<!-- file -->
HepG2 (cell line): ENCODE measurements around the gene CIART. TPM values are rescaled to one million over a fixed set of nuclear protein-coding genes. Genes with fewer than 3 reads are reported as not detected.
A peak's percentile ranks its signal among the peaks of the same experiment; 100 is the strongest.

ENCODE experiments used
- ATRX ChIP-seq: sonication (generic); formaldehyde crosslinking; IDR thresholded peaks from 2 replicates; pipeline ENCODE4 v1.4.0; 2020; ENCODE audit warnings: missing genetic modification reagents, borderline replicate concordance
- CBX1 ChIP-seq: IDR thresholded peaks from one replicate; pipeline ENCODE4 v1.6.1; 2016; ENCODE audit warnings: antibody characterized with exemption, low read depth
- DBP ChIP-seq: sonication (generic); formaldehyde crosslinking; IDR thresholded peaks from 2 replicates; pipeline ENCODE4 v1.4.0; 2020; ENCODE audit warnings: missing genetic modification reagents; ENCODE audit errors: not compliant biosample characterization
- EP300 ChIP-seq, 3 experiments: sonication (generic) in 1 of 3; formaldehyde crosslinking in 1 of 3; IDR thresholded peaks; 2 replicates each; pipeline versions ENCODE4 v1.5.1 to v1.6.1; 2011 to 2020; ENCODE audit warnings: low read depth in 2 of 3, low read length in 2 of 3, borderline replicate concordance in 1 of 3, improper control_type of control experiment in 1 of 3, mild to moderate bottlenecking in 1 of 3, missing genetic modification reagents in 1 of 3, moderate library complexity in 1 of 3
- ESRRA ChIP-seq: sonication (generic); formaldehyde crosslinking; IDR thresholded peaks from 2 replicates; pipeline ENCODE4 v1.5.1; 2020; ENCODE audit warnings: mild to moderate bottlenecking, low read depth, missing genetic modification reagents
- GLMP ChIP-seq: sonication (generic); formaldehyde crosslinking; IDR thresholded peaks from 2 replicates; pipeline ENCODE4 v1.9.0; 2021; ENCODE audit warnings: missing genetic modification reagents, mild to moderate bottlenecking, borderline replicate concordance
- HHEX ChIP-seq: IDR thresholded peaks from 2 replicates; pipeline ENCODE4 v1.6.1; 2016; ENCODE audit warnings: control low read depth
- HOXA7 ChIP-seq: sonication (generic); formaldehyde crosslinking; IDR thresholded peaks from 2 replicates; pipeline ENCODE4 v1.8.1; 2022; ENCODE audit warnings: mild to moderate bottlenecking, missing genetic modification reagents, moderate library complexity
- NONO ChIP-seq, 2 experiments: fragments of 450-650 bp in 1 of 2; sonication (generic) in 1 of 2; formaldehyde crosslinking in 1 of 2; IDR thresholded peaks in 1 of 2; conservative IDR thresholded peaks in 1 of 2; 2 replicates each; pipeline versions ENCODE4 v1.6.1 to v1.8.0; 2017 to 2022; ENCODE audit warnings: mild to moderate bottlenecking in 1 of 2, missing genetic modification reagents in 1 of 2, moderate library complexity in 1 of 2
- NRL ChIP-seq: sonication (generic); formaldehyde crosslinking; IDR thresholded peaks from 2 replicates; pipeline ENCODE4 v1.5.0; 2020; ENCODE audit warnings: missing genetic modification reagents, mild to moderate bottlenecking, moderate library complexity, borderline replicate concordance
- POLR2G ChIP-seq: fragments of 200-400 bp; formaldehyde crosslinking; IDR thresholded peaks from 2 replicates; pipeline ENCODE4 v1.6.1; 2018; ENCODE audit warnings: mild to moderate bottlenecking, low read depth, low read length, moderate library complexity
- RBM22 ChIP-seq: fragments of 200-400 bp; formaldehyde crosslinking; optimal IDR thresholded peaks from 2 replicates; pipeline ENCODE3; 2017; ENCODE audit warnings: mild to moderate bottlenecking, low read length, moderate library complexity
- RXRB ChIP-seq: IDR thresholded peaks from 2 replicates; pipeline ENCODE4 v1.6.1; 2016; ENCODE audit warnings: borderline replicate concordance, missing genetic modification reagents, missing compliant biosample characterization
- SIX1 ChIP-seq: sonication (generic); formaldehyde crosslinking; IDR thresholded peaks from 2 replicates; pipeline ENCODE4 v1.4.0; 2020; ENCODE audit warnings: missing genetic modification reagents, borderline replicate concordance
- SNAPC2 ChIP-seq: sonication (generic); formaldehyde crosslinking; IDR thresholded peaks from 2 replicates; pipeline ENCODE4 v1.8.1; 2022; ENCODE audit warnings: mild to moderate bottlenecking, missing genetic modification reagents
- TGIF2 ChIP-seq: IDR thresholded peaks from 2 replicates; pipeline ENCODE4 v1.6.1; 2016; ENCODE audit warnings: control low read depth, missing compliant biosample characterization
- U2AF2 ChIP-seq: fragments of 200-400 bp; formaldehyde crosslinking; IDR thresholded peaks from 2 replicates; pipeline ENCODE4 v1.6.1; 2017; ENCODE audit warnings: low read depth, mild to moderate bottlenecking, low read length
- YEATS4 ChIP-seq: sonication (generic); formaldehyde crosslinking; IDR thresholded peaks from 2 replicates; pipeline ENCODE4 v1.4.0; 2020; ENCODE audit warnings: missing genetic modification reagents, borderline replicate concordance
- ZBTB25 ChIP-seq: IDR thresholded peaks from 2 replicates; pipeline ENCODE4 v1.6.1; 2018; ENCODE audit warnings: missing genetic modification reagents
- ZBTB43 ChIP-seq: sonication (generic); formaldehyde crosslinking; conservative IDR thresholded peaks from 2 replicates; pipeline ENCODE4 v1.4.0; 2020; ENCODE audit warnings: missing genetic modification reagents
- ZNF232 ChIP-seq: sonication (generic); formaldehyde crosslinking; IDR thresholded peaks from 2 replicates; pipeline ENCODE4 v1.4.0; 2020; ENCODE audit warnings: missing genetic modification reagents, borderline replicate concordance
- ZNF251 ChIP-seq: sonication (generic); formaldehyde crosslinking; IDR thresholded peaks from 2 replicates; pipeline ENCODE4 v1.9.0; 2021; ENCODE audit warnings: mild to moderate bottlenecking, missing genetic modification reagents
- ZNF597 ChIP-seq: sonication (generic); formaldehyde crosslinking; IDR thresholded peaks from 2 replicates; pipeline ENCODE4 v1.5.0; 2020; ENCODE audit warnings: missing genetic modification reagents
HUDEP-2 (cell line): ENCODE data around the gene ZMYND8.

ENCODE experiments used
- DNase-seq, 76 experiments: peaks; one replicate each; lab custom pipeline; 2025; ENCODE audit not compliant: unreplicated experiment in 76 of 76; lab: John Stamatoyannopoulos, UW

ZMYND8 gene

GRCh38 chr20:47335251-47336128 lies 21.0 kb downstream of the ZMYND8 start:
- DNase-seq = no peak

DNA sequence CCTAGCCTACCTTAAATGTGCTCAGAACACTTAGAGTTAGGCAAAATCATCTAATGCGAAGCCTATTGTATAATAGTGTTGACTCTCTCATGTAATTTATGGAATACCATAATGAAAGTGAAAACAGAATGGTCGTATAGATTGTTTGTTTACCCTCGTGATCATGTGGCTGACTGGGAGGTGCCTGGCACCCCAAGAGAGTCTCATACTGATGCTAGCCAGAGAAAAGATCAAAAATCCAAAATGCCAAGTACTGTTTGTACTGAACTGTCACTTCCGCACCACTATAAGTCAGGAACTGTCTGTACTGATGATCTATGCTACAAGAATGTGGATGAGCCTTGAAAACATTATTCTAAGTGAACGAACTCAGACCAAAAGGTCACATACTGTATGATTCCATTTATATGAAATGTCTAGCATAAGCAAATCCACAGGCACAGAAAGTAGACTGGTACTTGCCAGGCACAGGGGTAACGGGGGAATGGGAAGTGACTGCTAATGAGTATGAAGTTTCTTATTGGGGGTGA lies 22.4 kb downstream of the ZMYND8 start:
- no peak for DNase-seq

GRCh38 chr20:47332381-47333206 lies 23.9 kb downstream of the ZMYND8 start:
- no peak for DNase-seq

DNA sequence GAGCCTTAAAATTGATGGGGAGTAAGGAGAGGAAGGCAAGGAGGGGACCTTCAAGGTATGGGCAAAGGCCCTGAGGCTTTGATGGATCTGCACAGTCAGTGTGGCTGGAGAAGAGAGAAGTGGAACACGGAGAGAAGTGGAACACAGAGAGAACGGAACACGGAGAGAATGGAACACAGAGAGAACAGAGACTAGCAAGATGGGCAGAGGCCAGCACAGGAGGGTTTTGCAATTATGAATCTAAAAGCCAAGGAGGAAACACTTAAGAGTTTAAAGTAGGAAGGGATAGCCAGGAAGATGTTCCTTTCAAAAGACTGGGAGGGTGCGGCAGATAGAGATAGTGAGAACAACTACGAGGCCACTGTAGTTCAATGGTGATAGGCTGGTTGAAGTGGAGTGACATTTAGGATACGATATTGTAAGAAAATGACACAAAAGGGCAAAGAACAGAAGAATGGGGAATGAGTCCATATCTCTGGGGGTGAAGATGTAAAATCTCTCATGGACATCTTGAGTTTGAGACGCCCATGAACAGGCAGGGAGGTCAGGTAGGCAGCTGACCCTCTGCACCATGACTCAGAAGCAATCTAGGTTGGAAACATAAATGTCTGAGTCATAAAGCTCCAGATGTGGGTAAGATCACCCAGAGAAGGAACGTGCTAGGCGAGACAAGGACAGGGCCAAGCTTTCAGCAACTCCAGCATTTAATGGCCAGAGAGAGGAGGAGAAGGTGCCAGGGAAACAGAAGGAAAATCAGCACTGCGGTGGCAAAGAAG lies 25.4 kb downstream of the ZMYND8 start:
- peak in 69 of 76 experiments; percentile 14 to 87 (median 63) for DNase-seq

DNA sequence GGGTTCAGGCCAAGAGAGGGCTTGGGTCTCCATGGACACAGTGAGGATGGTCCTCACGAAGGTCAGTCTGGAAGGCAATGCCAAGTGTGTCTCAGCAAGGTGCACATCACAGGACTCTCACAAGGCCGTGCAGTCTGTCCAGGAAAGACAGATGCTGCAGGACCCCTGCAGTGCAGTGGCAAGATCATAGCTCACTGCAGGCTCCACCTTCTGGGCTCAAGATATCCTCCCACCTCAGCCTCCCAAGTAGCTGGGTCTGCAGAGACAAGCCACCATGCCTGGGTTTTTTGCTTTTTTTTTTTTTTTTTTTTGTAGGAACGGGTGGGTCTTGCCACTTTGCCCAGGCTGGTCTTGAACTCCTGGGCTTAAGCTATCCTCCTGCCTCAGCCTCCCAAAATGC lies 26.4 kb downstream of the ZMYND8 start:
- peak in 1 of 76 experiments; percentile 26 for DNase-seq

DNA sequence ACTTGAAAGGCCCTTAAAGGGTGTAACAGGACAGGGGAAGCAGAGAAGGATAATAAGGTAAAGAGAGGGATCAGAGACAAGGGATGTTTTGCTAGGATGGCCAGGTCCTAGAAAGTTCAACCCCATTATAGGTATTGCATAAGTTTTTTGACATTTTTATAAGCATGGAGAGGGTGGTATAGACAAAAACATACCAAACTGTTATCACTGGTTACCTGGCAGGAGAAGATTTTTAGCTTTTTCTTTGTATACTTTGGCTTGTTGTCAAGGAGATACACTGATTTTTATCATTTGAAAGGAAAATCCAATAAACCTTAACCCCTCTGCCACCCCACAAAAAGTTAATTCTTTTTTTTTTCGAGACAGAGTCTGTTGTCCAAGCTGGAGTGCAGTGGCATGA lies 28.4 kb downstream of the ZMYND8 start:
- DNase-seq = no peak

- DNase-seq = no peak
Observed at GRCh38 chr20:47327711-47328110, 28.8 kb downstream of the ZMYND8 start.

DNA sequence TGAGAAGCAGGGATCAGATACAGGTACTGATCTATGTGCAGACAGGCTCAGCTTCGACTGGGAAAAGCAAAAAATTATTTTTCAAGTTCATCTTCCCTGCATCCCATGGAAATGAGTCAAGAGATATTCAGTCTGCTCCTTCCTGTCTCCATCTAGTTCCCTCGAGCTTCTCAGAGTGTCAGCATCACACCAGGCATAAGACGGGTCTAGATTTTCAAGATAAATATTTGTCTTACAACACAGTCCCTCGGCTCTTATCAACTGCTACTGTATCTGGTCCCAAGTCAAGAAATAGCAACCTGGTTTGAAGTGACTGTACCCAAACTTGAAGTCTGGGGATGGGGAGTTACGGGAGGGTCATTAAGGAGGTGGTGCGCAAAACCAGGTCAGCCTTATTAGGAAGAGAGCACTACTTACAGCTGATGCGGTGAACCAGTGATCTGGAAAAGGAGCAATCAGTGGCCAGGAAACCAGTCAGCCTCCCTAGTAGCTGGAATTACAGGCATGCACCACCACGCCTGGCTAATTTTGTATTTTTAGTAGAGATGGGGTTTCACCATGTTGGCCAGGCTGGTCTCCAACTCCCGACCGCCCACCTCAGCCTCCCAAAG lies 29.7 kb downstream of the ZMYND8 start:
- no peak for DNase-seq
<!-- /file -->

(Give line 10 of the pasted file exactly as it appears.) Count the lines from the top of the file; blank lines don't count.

- HHEX ChIP-seq: IDR thresholded peaks from 2 replicates; pipeline ENCODE4 v1.6.1; 2016; ENCODE audit warnings: control low read depth